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  5. "Scrivo circa un libro all'an…

"Scrivo circa un libro all'anno."

Translation:I write around one book per year.

May 16, 2013



I am having a hard time trying to understand what is the meaning of this sentence ... :\


This is terribly worded. I think they are trying to say, "I write (quasi) a book per year."


Or "I write approximately one book every year."


I told duolongo that "about" is preferable than around - it is a drop down choice.


I wrote about and was marked wrong.


Around is a fine translation, and it send the right message across. Nobody writes siting around a book, nobody would think that. But "approximately " would be the best word to use. "About" can actually be confusing, because it could mean that you write something related to a book every year, especially if you use "a" instead of "one", and " every" instead of "per"


I agree. "I write around a book a year" or "I go there around twice a month" - in both cases, it means "about" or "approximately."


The hen lays about/around an egg a day. He has no cruise control but drives about/around 40 miles an hour.


"I write approximately a book a year" was accepted.


Why I can't use form "I write about one book for year" it is sound well to me something like " a book per year" or perhaps that expression has different meaning.


"About" is OK, but you wouldn't say "for year" in English. It makes no sense. You can say "I write about a book per year" or "I write about a book a year."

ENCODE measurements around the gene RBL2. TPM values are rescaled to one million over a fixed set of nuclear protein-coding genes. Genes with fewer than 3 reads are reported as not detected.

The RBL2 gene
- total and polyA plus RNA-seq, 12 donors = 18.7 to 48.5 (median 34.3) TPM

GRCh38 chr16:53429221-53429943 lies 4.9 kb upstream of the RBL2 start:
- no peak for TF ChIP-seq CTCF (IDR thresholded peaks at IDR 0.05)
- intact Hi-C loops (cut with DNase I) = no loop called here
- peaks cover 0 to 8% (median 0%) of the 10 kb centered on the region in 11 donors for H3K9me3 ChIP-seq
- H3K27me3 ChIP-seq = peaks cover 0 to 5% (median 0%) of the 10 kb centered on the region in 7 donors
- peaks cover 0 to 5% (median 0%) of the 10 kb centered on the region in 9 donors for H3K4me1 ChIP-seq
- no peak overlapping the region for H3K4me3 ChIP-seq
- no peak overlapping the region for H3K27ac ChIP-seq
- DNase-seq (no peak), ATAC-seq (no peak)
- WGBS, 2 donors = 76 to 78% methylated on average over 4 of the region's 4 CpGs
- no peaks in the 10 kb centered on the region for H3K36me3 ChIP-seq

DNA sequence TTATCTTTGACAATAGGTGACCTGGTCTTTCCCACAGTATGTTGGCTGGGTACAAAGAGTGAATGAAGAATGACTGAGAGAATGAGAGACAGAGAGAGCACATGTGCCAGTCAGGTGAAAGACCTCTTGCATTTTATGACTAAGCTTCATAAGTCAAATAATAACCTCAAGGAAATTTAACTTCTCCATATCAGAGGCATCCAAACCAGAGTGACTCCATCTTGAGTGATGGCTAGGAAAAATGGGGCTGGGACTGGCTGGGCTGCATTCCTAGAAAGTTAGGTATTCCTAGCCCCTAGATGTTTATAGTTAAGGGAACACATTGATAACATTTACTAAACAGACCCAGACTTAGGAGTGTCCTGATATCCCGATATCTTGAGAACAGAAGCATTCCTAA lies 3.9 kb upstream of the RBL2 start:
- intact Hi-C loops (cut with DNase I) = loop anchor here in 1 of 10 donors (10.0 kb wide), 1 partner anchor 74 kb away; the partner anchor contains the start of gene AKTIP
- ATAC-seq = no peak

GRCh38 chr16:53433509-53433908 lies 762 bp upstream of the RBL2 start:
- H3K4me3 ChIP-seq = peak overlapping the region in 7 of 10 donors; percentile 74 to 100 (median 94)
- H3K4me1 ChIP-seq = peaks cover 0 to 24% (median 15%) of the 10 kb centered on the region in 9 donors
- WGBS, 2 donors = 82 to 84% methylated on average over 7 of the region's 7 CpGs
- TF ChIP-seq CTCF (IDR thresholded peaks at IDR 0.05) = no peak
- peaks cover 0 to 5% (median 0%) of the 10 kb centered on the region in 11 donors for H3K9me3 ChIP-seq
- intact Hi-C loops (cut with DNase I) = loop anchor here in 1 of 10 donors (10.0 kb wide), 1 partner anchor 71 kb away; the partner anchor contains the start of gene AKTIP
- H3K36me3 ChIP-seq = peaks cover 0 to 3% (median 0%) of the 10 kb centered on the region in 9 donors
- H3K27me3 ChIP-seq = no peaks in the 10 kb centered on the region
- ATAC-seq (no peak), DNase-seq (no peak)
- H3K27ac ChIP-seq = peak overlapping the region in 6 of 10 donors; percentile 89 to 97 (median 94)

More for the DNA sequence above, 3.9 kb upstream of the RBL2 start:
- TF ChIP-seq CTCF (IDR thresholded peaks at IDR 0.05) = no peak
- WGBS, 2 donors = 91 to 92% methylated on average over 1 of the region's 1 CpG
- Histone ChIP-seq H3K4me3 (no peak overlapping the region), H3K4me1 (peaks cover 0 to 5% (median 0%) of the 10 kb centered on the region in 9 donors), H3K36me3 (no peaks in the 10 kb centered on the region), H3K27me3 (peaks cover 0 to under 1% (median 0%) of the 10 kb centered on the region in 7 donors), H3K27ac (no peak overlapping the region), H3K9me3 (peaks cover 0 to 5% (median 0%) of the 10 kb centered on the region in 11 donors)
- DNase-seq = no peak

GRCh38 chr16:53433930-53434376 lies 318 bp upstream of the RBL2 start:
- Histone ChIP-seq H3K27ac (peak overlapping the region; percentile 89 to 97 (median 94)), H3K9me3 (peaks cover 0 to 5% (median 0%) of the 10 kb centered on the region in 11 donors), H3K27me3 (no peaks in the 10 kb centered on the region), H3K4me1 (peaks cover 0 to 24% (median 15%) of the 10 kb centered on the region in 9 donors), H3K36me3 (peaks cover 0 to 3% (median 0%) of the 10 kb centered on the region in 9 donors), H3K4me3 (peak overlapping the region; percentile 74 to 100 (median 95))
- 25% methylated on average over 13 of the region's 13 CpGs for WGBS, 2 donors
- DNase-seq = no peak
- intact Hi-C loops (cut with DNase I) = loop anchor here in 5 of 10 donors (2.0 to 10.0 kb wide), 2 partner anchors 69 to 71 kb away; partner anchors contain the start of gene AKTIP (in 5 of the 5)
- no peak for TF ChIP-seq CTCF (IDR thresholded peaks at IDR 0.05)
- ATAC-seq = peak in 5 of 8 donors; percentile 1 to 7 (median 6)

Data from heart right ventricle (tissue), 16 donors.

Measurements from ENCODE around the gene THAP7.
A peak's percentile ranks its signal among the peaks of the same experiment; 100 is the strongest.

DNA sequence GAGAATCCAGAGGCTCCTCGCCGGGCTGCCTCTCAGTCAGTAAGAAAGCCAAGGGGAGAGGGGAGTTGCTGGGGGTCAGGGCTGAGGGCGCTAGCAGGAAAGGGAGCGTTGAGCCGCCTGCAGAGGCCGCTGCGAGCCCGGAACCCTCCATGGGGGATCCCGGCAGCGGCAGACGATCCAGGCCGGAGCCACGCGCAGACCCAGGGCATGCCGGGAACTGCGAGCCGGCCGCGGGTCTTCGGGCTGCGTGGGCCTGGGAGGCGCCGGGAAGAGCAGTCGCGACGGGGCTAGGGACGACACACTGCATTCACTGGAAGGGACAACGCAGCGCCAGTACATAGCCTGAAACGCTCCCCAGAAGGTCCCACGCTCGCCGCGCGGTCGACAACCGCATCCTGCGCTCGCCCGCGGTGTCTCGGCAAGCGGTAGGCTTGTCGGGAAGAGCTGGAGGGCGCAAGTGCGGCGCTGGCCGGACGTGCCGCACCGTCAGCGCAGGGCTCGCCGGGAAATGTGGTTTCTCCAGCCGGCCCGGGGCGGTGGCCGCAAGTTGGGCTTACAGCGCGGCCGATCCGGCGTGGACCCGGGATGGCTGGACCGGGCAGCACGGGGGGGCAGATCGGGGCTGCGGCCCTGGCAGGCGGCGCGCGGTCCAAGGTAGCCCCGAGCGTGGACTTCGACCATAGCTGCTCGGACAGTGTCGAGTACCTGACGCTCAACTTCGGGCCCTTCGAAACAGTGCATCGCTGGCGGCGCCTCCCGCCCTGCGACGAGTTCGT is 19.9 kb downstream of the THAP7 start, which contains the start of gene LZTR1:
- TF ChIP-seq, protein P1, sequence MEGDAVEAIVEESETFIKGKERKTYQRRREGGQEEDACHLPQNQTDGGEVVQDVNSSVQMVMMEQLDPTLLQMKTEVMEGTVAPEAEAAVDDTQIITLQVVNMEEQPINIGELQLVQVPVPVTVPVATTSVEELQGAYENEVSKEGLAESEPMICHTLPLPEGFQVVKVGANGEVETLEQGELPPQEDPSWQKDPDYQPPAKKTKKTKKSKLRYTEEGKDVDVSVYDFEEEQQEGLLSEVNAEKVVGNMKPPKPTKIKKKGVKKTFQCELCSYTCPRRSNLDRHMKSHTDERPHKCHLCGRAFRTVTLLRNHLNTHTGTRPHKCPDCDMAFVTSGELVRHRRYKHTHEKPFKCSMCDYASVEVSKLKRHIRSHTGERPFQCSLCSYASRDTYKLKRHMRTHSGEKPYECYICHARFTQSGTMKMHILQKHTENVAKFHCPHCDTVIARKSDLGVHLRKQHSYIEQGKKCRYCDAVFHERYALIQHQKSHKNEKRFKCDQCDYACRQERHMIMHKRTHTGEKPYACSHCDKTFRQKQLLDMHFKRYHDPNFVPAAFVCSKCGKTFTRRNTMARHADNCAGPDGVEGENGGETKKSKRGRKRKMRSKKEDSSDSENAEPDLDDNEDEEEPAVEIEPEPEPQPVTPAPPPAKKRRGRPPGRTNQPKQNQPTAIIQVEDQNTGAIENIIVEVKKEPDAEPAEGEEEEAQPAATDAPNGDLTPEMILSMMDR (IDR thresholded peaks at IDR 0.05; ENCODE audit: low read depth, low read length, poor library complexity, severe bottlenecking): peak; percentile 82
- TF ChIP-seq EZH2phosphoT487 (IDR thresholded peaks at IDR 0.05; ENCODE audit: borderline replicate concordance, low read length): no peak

How about "I write about one book in a year"?


Not really. "I write about one book in a year" specifies it takes me a year to write one (or so) books, while "I write around a book per year" means that nearly each year I write a book. The difference is subtle.


Remembering 'circa' is easy if you treat it like "1900c." - circa :)


Is there a difference between "quasi" and "circa"?


Magari. Comincio circa un libro all'anno e piu vero.


This sentence sounds bad. It should be "almost" or "approximately" insead of the term of "around", I think.


"Around" can also be used to mean "approximately." Though I'd say it's more likely to be used in casual speech than in formal writing, it's perfectly correct. See Merriam Webster's definition number 6, here: https://www.merriam-webster.com/dictionary/around


Approximately and around mean the same thing, so why am I wrong when I put approximately which I prefer to around?


Clearly you prefer Latinates to derivatives from Middle English.


Circa is so easy to remember as around. It is so close to circle. Children go around a circle Circa 1540, a phrase used by scholars, means the year is uncertain--around 1540. We round numbers up or down.

As for writing a book per year, consider Alexander McCall Smith or Janet Evanovich who each write a popular detective series. My argument for around, which I suppose is from Anglo-Saxon, is the easy cognate circle to circa. Too many years of reading. Approximately however does work nicely in this sentence.

"Quasi" carries a connotation of falsity in English.


I already got this sentence, two questions ago. Why did I get it again?


Why is it not uno for one?


In this case you say one book instead of a book?


...in a year was not accepted


I wrote I write "nearly" a book per year and it was wrong. I think this should be an accepted translation.


"I write nearly a book per year" means I write almost that many, but not quite - perhaps four books in five years. "I write "around" a book a year means I average one book a year: for example, in five years I might write four, or five, or six books.

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